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Enferm Infecc Microbiol Clin. 1992 Oct;10(8):451-5.

[Microbiology and conservative surgery of serious infections of the diabetic foot].

[Article in Spanish]

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Centro Integral Médico, Sanatorio Güemes, Buenos Aires.


Between June of 1987 and August 1988 we evaluated 31 diabetic patients hospitalized for severe foot infections to determine the etiologic agents, the value of the bacteriologic samples obtained, the benefits of conservative surgery and variable predictors of a major amputation. Sixteen patients suffered from necrosis, 16 osteomyelitis, 14 ulcers, 5 cellulitis, and/or abscesses and 22 had vascular compromise. Samples were taken from these infections excluding necrotic material. We isolate 76 microorganisms (2.4/pt), 57% Gram-positive cocci (predominantly S. aureus and enterococci), and 43% Gram-negative bacilli. Anaerobes were not isolated probably secondary to the exclusion of necrotic samples. There was high incidence of skin and soft tissue sampling (79%) bone (13/16) and surgical curettage (11/11). In 9 patients the correlation of soft tissue sampling and bone sampling was assessed with a positive correlation with respect to Gram-positive cocci. Twenty-one patients required conservative surgeries of the foot (9 underwent revascularization), 67% of which avoided a mayor amputation. However no significant variables predictive of a major amputation were detected in this study. In summary, the conservative surgery allowed to 2 out of 3 patients to preserve the foot.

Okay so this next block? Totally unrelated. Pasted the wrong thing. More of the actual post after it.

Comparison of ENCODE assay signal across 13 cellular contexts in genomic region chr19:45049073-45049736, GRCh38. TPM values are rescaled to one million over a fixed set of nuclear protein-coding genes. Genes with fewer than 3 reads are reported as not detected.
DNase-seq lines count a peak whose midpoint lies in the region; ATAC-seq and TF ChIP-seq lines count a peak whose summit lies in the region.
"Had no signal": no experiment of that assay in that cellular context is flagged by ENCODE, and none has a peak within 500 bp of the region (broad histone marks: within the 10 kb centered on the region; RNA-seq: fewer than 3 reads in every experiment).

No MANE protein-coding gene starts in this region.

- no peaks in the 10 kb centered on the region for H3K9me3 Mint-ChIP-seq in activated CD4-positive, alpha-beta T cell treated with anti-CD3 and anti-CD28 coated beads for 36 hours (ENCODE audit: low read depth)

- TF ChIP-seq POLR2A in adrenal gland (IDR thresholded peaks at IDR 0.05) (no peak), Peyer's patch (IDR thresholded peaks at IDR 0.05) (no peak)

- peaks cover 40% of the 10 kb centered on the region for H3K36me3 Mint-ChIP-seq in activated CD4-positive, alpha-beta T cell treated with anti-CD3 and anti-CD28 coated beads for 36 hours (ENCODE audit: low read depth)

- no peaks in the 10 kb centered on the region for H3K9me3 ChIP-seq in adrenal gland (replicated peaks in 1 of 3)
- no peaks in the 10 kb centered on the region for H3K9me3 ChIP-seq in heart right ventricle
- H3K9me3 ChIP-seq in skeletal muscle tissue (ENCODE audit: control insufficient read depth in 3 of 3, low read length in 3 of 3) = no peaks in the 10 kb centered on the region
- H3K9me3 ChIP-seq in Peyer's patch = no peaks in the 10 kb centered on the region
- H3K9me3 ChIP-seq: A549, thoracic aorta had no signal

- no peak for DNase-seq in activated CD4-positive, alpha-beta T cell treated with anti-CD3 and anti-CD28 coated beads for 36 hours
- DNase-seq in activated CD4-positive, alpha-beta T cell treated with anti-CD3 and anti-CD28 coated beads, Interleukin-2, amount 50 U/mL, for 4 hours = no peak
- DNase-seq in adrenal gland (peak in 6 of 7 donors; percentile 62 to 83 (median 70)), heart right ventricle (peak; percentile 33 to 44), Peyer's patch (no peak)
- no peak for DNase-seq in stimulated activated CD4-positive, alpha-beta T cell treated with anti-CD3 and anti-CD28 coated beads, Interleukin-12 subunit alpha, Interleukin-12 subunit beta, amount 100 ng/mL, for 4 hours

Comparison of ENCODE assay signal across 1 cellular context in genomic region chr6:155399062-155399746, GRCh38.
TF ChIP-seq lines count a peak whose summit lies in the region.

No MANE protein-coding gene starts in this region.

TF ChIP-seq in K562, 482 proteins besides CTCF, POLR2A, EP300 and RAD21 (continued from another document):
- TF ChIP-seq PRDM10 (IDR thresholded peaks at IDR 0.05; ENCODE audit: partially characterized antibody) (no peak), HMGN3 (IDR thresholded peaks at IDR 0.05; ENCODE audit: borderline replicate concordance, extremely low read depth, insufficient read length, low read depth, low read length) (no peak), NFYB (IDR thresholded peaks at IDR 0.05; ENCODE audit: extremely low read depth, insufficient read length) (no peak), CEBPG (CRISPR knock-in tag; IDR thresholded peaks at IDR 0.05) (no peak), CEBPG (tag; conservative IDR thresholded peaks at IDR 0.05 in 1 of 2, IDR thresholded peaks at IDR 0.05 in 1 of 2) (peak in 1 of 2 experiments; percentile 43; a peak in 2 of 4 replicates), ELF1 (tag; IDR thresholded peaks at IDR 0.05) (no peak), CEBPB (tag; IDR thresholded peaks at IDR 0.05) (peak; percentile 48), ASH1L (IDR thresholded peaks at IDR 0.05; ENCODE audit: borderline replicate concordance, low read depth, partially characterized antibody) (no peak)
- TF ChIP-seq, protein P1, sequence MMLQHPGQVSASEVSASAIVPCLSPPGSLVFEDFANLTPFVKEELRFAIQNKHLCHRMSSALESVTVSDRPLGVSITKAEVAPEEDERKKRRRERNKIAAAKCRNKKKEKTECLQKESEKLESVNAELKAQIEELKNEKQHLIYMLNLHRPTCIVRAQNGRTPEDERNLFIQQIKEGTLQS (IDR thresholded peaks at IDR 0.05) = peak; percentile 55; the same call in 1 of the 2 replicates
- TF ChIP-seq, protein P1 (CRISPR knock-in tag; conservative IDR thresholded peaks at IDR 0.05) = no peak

[Indexed for MEDLINE]

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